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# intraday time decay?

Discussion in 'Options' started by leorc, Sep 9, 2009.

1. ### leorc

how does theta work intraday?

i know that if theta of an option is X then after one day has past the option will lose X in value, but does this losing process gradually happening during the intrday or is it occur after the market close for the day?

thx a lot for ur input~

3. ### dagnyt

It depends on how you set the computer that provides the data - is programmed.

If you want to know how your source of information is doing that, you will have to ask them.

Mark

4. ### slickpick

It depends on a whole gamut of factors and as you should recall theta is different for calls and puts. If you really want to see the effects of theta on the price of an option, why don't you write a simulation?

5. ### dmo

Why is theta different for calls and puts? Actually, the call and the put at any given strike are identical except for their delta, which is the most superficial property of an option. That's why you can turn a call into a put or a put into a call in a flash simply by buying or selling the underlying. Theta doesn't change.

In other words, if you have a 90 call and you sell one unit of underlying, you have a (synthetic) 90 put.

As to whether or not to calculate intraday time decay - it just depends on how much precision you need. Your pricing model actually uses "percentage of a year remaining until expiration." For most people, (days remaining until expiration)/365 is good enough until you get within the last few days before expiration. If you're a fussy type, or within the last few days until expiration, you can use (minutes remaining until expiration)/525,600. That's how the VIX calculates time remaining until expiration.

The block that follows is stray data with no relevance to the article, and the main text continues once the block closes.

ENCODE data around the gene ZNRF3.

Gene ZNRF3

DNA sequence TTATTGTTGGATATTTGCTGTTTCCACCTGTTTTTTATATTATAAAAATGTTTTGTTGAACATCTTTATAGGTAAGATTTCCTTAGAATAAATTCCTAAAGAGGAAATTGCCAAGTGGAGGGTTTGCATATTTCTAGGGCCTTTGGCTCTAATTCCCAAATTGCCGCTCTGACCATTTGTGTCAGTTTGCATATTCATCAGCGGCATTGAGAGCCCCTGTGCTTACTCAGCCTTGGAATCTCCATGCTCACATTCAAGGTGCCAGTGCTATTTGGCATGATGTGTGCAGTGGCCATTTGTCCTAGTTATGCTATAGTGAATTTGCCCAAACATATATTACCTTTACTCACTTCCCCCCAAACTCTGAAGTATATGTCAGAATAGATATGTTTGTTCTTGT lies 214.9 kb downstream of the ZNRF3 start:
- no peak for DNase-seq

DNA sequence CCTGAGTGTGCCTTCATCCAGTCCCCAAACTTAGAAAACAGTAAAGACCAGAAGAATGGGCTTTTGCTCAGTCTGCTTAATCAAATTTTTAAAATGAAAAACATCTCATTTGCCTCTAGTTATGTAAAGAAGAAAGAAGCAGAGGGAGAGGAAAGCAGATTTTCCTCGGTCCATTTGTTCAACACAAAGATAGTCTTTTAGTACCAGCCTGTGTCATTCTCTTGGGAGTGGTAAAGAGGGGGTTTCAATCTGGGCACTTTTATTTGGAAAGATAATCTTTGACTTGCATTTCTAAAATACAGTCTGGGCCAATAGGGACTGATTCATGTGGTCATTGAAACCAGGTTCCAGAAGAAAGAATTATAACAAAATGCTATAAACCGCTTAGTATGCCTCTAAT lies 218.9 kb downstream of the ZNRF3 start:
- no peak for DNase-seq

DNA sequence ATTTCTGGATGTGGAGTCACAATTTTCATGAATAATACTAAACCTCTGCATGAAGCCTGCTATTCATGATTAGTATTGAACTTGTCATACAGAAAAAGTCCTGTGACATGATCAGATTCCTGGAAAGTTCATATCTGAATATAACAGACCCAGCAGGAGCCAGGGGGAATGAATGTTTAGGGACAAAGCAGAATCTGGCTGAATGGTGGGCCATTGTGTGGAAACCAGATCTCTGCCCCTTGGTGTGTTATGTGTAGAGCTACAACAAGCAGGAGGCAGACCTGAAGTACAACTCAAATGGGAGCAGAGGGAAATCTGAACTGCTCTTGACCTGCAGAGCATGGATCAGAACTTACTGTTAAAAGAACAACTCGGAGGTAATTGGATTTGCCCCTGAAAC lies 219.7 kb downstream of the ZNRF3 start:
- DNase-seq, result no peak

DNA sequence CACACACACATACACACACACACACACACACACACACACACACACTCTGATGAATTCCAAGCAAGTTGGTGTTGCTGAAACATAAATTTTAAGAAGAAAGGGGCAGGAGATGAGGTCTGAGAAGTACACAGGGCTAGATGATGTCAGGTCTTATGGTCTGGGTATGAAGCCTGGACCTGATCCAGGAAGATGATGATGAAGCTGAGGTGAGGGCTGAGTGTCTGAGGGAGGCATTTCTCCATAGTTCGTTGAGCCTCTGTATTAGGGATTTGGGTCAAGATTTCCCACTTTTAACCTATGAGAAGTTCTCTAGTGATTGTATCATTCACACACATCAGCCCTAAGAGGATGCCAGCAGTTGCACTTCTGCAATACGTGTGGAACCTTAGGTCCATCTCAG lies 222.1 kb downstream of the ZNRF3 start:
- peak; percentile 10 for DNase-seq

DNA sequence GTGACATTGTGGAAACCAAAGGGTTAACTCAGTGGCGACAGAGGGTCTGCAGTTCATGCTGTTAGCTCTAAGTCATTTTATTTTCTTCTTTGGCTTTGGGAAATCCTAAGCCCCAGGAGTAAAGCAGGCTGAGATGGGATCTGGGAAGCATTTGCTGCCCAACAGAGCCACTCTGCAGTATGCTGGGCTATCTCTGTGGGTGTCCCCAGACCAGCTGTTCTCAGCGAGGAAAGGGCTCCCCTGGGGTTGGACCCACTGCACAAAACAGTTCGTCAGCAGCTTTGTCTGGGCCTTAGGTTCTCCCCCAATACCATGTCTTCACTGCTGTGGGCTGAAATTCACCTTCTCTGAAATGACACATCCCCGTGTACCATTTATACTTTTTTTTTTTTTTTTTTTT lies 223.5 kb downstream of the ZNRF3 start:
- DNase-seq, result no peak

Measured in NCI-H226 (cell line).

6. ### slickpick

Mathematically, the way puts and calls are priced is different, this point is also illustrated in the put-call parity which should show that they're not the same! Now what theta is, is essentially the price sensitivity of the option to time; mathematically it's the partial derivative of the function that prices the option in respect to time.

Because, the functions are inherently different you actually get a different theta for calls an puts.

7. ### dmo

To the contrary, put-call parity is based precisely on the fact that a put and a call at the same strike have the same vega, the same theta, and the same gamma. They are the same, except for their delta. That is the basis for the fact that a long call short underlying = a long put, long put long underlying = a long call, and a long call short put = a long underlying. It is one of the fundamental truths of options.

Don't believe me, see for yourself if the theta, vega and gamma of the put and call at a given strike are the same. Cost of carry calculations can alter things slightly, so try it using an interest rate of zero.

8. ### slickpick

If we're just looking at a basic black-scholes model for a generic underlyer. We have:

C(S,t) = S*N(d1) - k*exp(-r*t)*N(d2)
P(S,t) = k*exp(-r*t)*N(-d2) - S*N(-d1)

d1 = (ln(s/k)+(r+si^2/2*)*t/(si*sqrt(t))
d2 = d1 - si*sqrt(t)

C(S,t): Price of a call
P(S,t): Price of a put
S: underlyer price
k: strike
r: risk-free rate (e.g. libor)
t: time until expiration
si: standard deviation
N(): normal cdf
N'(): normal pdf

Now when you take the negative partial in respect to t of both function you get:

dC/dt * (-1) = -S*N'(d1)si/(2*sqrt(t)) - r*k*exp(-r*t)*N(d2)

dP/dt * (-1) = -S*N'(d1)si/(2*sqrt(t)) + r*k*exp(-r*t)*N(-d2)

Where clearly dC/dt does not equal dP/dt.

You're right about the others but not theta.

9. ### spindr0

Once upon a time, the math of BS pricing wasn't beyond me. Either it is now or my attention span is gone (g). So let's talk on my level

In put-call parity, calls are priced higher due to carry cost (assume no dividend). If there was no carry cost, the theoretical values of puts and calls would be the same.

If theta is points lost per day (assuming all other inputs are constant) and if calls have higher values than puts, wouldn't it make sense that call theta is slightly higher than put theta?

N'est ce pas?

10. ### slickpick

You're correct in that if the risk-free rate is 0 then theta is equal, however that is rarely ever the case!

#10     Sep 11, 2009
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